The University of South Carolina School of Medicine Columbia Physician Assistant program is celebrating the class of 2023 securing a 100% first-time pass rate on the national board certification exam (PANCE). This year marks the second time in the last three years (2021) that the program’s graduating class has posted a perfect mark. The exam is administered by the National Commission on Certification of Physician Assistants (NCCPA) and is the only certifying organization for PAs in the United States.
The USC PA program, which launched in 2017 and graduated its inaugural class of 19 students in 2019, is a 27-month master’s program, which features 15 months of didactic, or in the classroom learning, followed by 12 months of clinical rotations. Entry into the ever-growing program has quickly become extremely competitive. This past academic year (2022-23) the school received over 1,000 applications while aiming to fill just 30 spots.
Program director Rita Dixon is in her second year leading the PA program and while she is extremely proud of the 2023 class, she is equally proud to work alongside outstanding faculty who provide the highest quality training to students at USC.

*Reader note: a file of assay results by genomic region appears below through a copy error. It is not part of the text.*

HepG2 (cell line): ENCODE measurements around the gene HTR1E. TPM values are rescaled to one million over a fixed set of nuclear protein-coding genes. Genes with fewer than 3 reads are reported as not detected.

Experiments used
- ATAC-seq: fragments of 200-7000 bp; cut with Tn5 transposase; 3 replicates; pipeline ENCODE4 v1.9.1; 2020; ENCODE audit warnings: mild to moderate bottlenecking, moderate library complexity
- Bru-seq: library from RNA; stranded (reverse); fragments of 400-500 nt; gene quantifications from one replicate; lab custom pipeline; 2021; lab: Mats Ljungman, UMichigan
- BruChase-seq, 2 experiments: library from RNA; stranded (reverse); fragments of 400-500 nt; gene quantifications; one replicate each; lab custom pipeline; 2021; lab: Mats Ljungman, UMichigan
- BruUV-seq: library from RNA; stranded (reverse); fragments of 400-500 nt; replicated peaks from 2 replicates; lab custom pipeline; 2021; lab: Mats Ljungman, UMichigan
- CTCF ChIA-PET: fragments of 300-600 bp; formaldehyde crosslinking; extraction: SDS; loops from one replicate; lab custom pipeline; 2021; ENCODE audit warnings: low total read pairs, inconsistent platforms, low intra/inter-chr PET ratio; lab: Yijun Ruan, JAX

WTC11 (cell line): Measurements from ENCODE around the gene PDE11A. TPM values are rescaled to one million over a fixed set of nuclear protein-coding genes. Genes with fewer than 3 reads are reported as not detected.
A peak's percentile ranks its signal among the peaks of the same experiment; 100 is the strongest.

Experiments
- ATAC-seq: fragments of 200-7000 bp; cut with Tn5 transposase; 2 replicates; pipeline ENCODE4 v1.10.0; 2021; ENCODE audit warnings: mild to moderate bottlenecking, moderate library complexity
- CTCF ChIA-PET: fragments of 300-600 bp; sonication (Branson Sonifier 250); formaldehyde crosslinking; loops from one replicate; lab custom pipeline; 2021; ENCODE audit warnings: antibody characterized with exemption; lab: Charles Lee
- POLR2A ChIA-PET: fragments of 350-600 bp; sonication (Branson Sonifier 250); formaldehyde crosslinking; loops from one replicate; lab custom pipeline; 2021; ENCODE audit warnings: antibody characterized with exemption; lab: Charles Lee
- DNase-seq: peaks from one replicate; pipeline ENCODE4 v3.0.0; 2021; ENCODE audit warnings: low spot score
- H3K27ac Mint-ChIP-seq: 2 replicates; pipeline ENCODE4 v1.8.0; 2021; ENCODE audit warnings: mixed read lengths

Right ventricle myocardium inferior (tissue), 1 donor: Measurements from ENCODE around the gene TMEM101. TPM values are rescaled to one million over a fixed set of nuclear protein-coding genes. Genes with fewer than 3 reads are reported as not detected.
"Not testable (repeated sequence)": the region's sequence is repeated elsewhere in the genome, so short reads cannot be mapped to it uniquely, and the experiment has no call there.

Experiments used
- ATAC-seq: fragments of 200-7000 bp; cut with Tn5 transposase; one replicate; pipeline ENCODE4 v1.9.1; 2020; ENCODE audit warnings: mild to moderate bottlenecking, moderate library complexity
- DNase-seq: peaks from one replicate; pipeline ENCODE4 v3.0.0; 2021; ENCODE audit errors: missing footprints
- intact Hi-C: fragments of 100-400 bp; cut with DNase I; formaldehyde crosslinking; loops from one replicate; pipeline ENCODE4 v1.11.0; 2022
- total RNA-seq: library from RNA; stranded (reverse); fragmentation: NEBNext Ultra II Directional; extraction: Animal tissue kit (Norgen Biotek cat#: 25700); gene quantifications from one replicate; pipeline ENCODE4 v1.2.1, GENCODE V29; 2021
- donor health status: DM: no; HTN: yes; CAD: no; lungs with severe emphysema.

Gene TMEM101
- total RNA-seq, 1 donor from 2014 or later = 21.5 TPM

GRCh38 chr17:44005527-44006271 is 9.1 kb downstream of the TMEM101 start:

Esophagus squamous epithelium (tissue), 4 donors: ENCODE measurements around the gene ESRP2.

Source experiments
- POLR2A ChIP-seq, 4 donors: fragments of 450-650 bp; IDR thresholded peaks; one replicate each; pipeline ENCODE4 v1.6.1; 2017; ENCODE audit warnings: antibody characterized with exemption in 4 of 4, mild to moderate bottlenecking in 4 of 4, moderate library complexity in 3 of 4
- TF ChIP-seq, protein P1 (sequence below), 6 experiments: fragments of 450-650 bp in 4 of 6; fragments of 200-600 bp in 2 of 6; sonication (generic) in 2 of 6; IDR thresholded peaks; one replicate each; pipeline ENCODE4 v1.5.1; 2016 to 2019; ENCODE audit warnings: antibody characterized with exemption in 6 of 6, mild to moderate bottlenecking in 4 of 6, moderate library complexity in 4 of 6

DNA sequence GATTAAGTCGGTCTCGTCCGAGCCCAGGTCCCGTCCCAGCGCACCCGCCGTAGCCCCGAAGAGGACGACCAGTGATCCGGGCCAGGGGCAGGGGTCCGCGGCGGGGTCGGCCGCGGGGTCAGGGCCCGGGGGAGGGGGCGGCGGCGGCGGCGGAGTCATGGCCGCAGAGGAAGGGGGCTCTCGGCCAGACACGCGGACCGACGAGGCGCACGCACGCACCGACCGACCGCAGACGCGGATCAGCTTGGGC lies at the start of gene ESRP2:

Twenty-six students graduated from the program in 2023, with the majority of the class securing a position or receiving an offer for employment in South Carolina to date. Many graduates are entering into specialty care, such as cardiology, neurology, dermatology, and critical care, and also surgical subspecialties including cardiothoracic surgery.
Hard work and dedication in the classroom and clinical setting provided students with immediate opportunities following graduation this spring, helping to fill critical health care needs in the state of South Carolina and beyond.
“The job outlook for the PA profession is excellent and continues to grow year-after-year,” Dixon says. “A number of students from our 2023 class were extended job offers prior to graduation, which speaks not only to the increased demand for health care workers, but also to the students’ exceptional performance during their clinical year.”